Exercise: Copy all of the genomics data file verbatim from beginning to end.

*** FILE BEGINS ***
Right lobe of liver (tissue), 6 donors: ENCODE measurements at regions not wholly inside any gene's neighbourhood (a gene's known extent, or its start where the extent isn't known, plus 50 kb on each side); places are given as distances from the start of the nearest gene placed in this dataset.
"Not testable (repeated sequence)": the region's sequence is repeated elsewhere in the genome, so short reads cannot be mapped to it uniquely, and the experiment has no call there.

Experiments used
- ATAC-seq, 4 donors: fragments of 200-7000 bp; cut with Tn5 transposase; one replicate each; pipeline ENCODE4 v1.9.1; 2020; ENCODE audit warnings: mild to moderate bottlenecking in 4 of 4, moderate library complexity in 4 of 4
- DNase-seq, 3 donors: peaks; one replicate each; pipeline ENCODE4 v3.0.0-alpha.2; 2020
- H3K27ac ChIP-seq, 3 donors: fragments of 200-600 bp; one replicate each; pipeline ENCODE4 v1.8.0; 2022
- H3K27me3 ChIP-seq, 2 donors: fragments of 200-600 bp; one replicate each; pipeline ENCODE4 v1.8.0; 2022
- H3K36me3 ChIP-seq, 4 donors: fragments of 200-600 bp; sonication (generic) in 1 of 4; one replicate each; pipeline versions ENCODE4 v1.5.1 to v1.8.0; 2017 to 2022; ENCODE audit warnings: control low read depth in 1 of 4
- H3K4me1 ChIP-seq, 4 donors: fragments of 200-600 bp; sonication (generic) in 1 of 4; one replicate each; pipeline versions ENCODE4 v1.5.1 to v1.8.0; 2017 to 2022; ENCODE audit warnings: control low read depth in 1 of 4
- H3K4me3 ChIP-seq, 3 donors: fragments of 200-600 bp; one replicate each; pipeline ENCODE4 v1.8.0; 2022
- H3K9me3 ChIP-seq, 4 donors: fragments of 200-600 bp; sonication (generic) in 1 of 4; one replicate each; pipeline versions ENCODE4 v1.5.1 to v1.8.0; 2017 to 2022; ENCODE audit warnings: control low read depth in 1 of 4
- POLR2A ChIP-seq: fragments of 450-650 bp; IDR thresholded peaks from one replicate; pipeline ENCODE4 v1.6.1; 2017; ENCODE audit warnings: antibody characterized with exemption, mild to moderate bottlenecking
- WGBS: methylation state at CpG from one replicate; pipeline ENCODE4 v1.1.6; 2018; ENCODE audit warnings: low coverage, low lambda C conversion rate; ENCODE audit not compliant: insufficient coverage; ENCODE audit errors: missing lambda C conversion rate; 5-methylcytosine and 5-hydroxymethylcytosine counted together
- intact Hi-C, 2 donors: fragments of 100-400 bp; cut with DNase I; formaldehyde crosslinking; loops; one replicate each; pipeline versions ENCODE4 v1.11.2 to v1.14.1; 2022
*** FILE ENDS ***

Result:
Right lobe of liver (tissue), 6 donors: ENCODE measurements at regions not wholly inside any gene's neighbourhood (a gene's known extent, or its start where the extent isn't known, plus 50 kb on each side); places are given as distances from the start of the nearest gene placed in this dataset.
"Not testable (repeated sequence)": the region's sequence is repeated elsewhere in the genome, so short reads cannot be mapped to it uniquely, and the experiment has no call there.

Experiments used
- ATAC-seq, 4 donors: fragments of 200-7000 bp; cut with Tn5 transposase; one replicate each; pipeline ENCODE4 v1.9.1; 2020; ENCODE audit warnings: mild to moderate bottlenecking in 4 of 4, moderate library complexity in 4 of 4
- DNase-seq, 3 donors: peaks; one replicate each; pipeline ENCODE4 v3.0.0-alpha.2; 2020
- H3K27ac ChIP-seq, 3 donors: fragments of 200-600 bp; one replicate each; pipeline ENCODE4 v1.8.0; 2022
- H3K27me3 ChIP-seq, 2 donors: fragments of 200-600 bp; one replicate each; pipeline ENCODE4 v1.8.0; 2022
- H3K36me3 ChIP-seq, 4 donors: fragments of 200-600 bp; sonication (generic) in 1 of 4; one replicate each; pipeline versions ENCODE4 v1.5.1 to v1.8.0; 2017 to 2022; ENCODE audit warnings: control low read depth in 1 of 4
- H3K4me1 ChIP-seq, 4 donors: fragments of 200-600 bp; sonication (generic) in 1 of 4; one replicate each; pipeline versions ENCODE4 v1.5.1 to v1.8.0; 2017 to 2022; ENCODE audit warnings: control low read depth in 1 of 4
- H3K4me3 ChIP-seq, 3 donors: fragments of 200-600 bp; one replicate each; pipeline ENCODE4 v1.8.0; 2022
- H3K9me3 ChIP-seq, 4 donors: fragments of 200-600 bp; sonication (generic) in 1 of 4; one replicate each; pipeline versions ENCODE4 v1.5.1 to v1.8.0; 2017 to 2022; ENCODE audit warnings: control low read depth in 1 of 4
- POLR2A ChIP-seq: fragments of 450-650 bp; IDR thresholded peaks from one replicate; pipeline ENCODE4 v1.6.1; 2017; ENCODE audit warnings: antibody characterized with exemption, mild to moderate bottlenecking
- WGBS: methylation state at CpG from one replicate; pipeline ENCODE4 v1.1.6; 2018; ENCODE audit warnings: low coverage, low lambda C conversion rate; ENCODE audit not compliant: insufficient coverage; ENCODE audit errors: missing lambda C conversion rate; 5-methylcytosine and 5-hydroxymethylcytosine counted together
- intact Hi-C, 2 donors: fragments of 100-400 bp; cut with DNase I; formaldehyde crosslinking; loops; one replicate each; pipeline versions ENCODE4 v1.11.2 to v1.14.1; 2022